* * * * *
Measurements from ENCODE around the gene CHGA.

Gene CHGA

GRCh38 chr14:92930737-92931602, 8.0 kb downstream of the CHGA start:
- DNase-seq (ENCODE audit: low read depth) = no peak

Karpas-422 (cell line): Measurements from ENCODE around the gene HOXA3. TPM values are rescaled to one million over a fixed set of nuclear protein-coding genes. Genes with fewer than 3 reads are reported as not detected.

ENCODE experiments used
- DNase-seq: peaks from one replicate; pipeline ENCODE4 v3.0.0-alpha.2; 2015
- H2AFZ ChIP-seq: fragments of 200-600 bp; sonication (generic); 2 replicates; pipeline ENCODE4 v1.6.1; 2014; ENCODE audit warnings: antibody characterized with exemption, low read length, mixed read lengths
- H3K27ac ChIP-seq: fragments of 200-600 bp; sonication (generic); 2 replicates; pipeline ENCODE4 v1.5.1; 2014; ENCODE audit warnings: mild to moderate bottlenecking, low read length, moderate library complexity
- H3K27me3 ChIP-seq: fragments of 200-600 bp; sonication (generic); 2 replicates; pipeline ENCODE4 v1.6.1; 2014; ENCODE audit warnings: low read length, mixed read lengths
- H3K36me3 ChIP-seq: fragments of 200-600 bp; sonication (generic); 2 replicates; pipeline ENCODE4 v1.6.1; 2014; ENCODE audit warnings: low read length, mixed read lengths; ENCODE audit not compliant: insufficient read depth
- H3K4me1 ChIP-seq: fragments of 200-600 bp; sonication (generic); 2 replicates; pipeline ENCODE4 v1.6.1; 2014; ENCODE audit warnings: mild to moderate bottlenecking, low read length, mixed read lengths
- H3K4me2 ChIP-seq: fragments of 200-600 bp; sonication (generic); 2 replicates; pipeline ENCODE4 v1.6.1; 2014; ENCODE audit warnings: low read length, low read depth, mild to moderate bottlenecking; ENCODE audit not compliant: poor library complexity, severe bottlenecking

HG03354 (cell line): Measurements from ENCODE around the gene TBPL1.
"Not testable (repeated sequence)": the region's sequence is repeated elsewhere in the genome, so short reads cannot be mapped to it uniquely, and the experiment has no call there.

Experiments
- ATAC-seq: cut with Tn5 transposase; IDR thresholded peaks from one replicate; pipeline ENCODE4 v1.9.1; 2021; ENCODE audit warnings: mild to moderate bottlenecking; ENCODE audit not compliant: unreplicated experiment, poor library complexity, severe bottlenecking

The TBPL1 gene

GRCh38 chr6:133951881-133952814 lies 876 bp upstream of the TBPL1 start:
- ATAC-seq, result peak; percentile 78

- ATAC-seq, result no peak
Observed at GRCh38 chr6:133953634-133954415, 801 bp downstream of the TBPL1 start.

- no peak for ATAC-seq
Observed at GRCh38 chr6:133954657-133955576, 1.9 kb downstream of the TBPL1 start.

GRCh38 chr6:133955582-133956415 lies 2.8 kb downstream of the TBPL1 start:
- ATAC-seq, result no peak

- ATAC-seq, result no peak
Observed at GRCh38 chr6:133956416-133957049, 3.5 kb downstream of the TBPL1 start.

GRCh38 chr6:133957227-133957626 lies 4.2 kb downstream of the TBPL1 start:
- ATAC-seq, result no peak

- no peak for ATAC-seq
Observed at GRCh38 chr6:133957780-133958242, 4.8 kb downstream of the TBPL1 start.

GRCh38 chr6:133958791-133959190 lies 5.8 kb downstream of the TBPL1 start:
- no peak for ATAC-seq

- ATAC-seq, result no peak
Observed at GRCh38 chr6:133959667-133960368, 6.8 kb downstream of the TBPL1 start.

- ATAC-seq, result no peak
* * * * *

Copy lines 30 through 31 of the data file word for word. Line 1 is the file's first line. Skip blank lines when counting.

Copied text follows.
- ATAC-seq, result no peak

- no peak for ATAC-seq